The truth is that this movement, based always upon a misconception of equality, so far as it would change the duties of the sexes, is a retrograde.—["It has been frequently observed that among declining nations the social differences between the two sexes are first obliterated, and afterwards even the intellectual differences. The more masculine the women become, the more effeminate become the men. It is no good symptom when there are almost as many female writers and female rulers as there are male. Such was the case, for instance, in the Hellenistic kingdoms, and in the age of the Caesars. What today is called by many the emancipation of woman would ultimately end in the dissolution of the family, and, if carried out, render poor service to the majority of women. If man and woman were placed entirely on the same level, and if in the competition between the two sexes nothing but an actual superiority should decide, it is to be feared that woman would soon be relegated to a condition as hard as that in which she is found among all barbarous nations. It is precisely family life and higher civilization that have emancipated woman. Those theorizers who, led astray by the dark side of higher civilization, preach a community of goods, generally contemplate in their simultaneous recommendation of the emancipation of woman a more or less developed form of a community of wives. The grounds of the two institutions are very similar." (Roscher's Political Economy, p. 250.) Note also that difference in costumes of the sexes is least apparent among lowly civilized peoples.]—One of the most striking features in our progress from barbarism to civilization is the proper adjustment of the work for men and women. One test of a civilization is the difference of this work. This is a question not merely of division of labor, but of differentiation with regard to sex. It not only takes into account structural differences and physiological disadvantages, but it recognizes the finer and higher use of woman in society.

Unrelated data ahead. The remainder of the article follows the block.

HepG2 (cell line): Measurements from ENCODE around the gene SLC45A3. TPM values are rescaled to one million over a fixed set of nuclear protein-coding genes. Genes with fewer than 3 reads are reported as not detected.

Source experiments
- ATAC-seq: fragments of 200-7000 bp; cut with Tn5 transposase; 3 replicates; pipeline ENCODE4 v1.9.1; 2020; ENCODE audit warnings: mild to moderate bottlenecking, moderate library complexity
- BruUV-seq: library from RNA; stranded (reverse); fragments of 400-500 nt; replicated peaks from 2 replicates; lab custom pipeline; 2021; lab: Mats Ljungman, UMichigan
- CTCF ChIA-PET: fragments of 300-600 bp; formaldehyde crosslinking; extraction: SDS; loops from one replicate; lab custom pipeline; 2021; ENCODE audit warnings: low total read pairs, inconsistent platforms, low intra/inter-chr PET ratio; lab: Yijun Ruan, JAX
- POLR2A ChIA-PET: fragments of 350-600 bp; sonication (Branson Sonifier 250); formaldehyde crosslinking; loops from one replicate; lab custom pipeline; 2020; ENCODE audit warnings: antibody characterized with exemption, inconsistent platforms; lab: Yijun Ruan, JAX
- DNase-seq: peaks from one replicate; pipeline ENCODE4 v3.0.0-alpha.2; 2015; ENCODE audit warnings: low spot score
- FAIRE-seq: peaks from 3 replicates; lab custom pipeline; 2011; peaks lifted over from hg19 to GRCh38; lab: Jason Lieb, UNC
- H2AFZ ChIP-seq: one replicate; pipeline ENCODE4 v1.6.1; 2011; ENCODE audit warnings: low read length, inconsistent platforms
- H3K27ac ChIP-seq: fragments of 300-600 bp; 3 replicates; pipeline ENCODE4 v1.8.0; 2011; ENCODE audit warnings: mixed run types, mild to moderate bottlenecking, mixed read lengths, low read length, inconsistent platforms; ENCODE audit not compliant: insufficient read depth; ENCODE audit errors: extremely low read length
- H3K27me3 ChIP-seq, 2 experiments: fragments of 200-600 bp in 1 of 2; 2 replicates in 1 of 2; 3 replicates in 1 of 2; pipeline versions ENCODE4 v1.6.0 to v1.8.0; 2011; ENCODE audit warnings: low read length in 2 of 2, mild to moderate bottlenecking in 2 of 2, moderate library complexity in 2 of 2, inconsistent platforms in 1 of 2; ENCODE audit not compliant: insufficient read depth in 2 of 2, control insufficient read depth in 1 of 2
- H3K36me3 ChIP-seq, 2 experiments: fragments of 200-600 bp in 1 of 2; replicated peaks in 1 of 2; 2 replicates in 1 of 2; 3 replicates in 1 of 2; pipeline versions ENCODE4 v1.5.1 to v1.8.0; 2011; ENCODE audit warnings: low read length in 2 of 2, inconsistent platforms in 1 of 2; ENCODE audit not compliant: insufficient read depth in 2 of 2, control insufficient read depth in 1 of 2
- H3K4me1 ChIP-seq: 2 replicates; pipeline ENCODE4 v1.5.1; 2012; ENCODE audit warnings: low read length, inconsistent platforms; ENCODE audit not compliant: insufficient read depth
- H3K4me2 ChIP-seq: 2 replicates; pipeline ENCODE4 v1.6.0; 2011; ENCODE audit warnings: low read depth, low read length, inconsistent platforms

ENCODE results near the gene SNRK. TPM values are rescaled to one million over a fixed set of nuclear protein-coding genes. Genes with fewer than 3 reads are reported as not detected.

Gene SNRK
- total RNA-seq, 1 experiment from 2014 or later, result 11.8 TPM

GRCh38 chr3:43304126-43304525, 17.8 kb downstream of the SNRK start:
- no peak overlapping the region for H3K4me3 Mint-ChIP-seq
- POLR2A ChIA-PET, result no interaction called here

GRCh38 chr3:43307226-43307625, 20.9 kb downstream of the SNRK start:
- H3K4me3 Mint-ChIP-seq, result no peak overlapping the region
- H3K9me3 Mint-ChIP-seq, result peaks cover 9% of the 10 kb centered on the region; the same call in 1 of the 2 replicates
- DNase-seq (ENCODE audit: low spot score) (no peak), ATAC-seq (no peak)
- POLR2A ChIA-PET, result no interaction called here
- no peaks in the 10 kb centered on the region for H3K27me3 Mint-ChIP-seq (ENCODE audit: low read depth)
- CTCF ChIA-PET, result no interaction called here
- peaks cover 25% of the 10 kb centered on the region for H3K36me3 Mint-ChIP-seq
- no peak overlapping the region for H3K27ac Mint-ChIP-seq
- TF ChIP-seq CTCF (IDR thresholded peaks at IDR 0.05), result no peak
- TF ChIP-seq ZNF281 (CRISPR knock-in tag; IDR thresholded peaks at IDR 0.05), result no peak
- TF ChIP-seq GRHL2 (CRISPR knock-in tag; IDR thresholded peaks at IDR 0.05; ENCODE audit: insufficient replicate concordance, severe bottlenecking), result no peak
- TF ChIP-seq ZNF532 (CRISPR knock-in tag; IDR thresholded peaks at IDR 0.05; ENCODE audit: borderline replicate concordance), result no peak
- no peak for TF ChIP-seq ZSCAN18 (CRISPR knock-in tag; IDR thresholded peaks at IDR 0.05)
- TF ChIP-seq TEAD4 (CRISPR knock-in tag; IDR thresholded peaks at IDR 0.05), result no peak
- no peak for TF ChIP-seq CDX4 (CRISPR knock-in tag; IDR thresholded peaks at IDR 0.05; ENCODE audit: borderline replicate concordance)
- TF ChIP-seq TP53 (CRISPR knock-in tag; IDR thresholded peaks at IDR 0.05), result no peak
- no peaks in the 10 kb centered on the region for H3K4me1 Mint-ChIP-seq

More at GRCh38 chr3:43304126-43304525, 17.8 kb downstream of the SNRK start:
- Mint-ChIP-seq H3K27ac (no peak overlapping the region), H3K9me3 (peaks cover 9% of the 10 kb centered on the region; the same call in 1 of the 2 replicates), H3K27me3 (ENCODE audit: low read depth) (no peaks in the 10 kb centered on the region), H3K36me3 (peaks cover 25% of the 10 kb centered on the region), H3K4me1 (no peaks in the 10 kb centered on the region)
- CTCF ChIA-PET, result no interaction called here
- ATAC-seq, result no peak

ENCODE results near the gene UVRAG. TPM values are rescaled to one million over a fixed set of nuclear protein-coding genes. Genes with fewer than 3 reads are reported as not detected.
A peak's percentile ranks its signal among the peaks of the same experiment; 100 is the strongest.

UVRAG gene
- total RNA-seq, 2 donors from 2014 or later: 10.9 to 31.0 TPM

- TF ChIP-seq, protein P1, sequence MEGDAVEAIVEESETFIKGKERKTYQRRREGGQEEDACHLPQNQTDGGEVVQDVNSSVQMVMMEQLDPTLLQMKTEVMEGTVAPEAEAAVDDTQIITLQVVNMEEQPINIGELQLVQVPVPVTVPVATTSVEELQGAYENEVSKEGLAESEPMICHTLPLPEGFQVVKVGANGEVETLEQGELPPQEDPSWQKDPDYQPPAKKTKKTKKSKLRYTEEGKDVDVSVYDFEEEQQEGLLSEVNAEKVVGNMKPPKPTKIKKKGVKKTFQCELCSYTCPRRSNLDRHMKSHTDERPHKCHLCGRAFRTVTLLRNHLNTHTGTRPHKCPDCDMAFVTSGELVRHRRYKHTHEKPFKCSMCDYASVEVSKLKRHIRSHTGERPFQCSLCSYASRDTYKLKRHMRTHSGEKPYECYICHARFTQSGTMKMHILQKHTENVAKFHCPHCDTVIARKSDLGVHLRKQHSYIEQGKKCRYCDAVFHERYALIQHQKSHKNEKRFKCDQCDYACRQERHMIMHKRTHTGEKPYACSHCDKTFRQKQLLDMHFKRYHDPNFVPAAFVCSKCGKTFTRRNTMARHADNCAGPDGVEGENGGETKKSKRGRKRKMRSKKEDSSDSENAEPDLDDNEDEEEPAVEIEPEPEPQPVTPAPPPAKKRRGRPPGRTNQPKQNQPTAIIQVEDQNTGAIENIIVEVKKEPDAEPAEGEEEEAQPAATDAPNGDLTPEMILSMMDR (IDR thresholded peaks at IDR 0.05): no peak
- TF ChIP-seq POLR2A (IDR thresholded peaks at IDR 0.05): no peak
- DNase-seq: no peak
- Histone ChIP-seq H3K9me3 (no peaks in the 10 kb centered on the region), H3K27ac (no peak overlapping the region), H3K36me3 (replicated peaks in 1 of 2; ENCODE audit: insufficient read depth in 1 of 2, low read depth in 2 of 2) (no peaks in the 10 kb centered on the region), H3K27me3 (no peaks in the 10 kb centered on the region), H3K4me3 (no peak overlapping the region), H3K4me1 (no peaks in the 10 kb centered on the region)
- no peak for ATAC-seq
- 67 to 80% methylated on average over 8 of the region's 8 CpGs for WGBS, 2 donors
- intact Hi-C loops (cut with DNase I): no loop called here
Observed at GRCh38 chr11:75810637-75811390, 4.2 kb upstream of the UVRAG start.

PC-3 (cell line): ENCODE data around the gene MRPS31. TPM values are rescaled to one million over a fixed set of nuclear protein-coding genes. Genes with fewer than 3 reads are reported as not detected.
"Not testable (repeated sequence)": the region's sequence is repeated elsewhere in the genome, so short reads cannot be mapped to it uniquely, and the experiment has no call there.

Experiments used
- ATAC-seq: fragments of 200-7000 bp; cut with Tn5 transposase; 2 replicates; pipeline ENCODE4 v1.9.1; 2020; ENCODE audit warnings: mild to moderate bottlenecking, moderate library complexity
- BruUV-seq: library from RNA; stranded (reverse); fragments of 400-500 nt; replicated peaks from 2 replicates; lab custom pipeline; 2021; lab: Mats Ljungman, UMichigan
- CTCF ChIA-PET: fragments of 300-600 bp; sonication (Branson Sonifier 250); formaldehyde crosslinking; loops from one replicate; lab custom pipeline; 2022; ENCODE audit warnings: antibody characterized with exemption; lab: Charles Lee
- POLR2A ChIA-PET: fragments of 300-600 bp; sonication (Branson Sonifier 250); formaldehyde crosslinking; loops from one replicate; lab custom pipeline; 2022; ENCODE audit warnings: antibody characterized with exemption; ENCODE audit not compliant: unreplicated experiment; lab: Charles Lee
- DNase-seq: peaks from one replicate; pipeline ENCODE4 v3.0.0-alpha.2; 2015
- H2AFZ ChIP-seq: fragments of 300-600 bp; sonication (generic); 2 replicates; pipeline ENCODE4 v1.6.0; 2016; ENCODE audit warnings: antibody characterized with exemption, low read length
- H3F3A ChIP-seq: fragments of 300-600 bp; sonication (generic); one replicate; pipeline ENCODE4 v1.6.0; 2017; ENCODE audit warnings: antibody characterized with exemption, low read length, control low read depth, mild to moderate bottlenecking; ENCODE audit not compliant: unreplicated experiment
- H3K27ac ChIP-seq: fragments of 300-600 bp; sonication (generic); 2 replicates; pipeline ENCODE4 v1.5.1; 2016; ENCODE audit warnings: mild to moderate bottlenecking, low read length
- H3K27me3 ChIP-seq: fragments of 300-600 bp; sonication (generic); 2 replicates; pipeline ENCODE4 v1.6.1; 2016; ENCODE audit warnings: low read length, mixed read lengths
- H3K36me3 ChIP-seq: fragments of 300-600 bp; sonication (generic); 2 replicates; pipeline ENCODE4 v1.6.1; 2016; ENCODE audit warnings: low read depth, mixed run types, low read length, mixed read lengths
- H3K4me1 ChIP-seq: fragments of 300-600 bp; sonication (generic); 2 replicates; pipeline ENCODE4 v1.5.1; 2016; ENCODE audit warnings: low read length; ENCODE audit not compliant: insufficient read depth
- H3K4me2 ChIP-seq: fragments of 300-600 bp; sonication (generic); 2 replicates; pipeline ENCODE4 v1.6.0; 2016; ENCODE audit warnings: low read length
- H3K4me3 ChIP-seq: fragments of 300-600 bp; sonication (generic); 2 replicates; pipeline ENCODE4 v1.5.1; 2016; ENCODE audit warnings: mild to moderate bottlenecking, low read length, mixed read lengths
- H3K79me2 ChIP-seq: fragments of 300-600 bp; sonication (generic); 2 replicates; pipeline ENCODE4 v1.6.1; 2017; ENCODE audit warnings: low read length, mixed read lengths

The attainable, not to say the ideal, society requires an increase rather than a decrease of the differences between the sexes. The differences may be due to physical organization, but the structural divergence is but a faint type of deeper separation in mental and spiritual constitution. That which makes the charm and power of woman, that for which she is created, is as distinctly feminine as that which makes the charm and power of men is masculine. Progress requires constant differentiation, and the line of this is the development of each sex in its special functions, each being true to the highest ideal for itself, which is not that the woman should be a man, or the man a woman. The enjoyment of social life rests very largely upon the encounter and play of the subtle peculiarities which mark the two sexes; and society, in the limited sense of the word, not less than the whole structure of our civilization, requires the development of these peculiarities. It is in diversity, and not in an equality tending to uniformity, that we are to expect the best results from the race.

V. Equality of races; or rather a removal of the inequalities, social and political, arising in the contact of different races by intermarriage.

Perhaps equality is hardly the word to use here, since uniformity is the thing aimed at; but the root of the proposal is in the dogma we are considering. The tendency of the age is to uniformity. The facilities of travel and communication, the new inventions and the use of machinery in manufacturing, bring men into close and uniform relations, and induce the disappearance of national characteristics and of race peculiarities. Men, the world over, are getting to dress alike, eat alike, and disbelieve in the same things: It is the sentimental complaint of the traveler that his search for the picturesque is ever more difficult, that race distinctions and habits are in a way to be improved off the face of the earth, and that a most uninteresting monotony is supervening. The complaint is not wholly sentimental, and has a deeper philosophical reason than the mere pleasure in variety on this planet.

We find a striking illustration of the equalizing, not to say leveling, tendency of the age in an able paper by Canon George Rawlinson, of the University of Oxford, contributed recently to an American periodical of a high class and conservative character.—["Duties of Higher towards Lower Races." By George Rawlinson. Princeton Re-view. November, 1878. New York.]—This paper proposes, as a remedy for the social and political evils caused by the negro element in our population, the miscegenation of the white and black races, to the end that the black race may be wholly absorbed in the white—an absorption of four millions by thirty-six millions, which he thinks might reasonably be expected in about a century, when the lower type would disappear altogether.